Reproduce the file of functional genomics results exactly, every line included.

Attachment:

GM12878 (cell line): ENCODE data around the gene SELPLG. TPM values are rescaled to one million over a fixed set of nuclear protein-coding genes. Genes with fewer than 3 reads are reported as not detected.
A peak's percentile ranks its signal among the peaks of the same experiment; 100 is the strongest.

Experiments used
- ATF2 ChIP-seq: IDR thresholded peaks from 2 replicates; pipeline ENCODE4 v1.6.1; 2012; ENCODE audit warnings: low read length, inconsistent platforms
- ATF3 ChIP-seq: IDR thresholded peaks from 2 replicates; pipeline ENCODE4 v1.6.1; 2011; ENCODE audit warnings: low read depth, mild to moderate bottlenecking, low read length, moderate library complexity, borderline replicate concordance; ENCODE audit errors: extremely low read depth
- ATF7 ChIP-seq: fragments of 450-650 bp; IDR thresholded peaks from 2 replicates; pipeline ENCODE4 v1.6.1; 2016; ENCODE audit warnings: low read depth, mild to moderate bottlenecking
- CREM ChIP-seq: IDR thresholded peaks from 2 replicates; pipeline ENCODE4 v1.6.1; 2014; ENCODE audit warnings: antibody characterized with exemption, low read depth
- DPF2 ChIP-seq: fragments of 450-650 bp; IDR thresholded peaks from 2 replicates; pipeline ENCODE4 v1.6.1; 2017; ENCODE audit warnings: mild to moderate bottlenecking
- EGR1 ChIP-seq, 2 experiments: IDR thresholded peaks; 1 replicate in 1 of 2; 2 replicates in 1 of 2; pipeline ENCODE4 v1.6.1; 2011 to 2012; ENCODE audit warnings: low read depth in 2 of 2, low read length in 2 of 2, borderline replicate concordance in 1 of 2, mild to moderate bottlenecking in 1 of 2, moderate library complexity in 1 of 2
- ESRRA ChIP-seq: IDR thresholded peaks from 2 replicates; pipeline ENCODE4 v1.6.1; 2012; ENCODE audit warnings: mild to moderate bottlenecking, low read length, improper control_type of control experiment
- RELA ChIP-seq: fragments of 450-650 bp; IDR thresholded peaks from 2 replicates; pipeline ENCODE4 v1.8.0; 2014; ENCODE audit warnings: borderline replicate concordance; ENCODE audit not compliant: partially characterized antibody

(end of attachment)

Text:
GM12878 (cell line): ENCODE data around the gene SELPLG. TPM values are rescaled to one million over a fixed set of nuclear protein-coding genes. Genes with fewer than 3 reads are reported as not detected.
A peak's percentile ranks its signal among the peaks of the same experiment; 100 is the strongest.

Experiments used
- ATF2 ChIP-seq: IDR thresholded peaks from 2 replicates; pipeline ENCODE4 v1.6.1; 2012; ENCODE audit warnings: low read length, inconsistent platforms
- ATF3 ChIP-seq: IDR thresholded peaks from 2 replicates; pipeline ENCODE4 v1.6.1; 2011; ENCODE audit warnings: low read depth, mild to moderate bottlenecking, low read length, moderate library complexity, borderline replicate concordance; ENCODE audit errors: extremely low read depth
- ATF7 ChIP-seq: fragments of 450-650 bp; IDR thresholded peaks from 2 replicates; pipeline ENCODE4 v1.6.1; 2016; ENCODE audit warnings: low read depth, mild to moderate bottlenecking
- CREM ChIP-seq: IDR thresholded peaks from 2 replicates; pipeline ENCODE4 v1.6.1; 2014; ENCODE audit warnings: antibody characterized with exemption, low read depth
- DPF2 ChIP-seq: fragments of 450-650 bp; IDR thresholded peaks from 2 replicates; pipeline ENCODE4 v1.6.1; 2017; ENCODE audit warnings: mild to moderate bottlenecking
- EGR1 ChIP-seq, 2 experiments: IDR thresholded peaks; 1 replicate in 1 of 2; 2 replicates in 1 of 2; pipeline ENCODE4 v1.6.1; 2011 to 2012; ENCODE audit warnings: low read depth in 2 of 2, low read length in 2 of 2, borderline replicate concordance in 1 of 2, mild to moderate bottlenecking in 1 of 2, moderate library complexity in 1 of 2
- ESRRA ChIP-seq: IDR thresholded peaks from 2 replicates; pipeline ENCODE4 v1.6.1; 2012; ENCODE audit warnings: mild to moderate bottlenecking, low read length, improper control_type of control experiment
- RELA ChIP-seq: fragments of 450-650 bp; IDR thresholded peaks from 2 replicates; pipeline ENCODE4 v1.8.0; 2014; ENCODE audit warnings: borderline replicate concordance; ENCODE audit not compliant: partially characterized antibody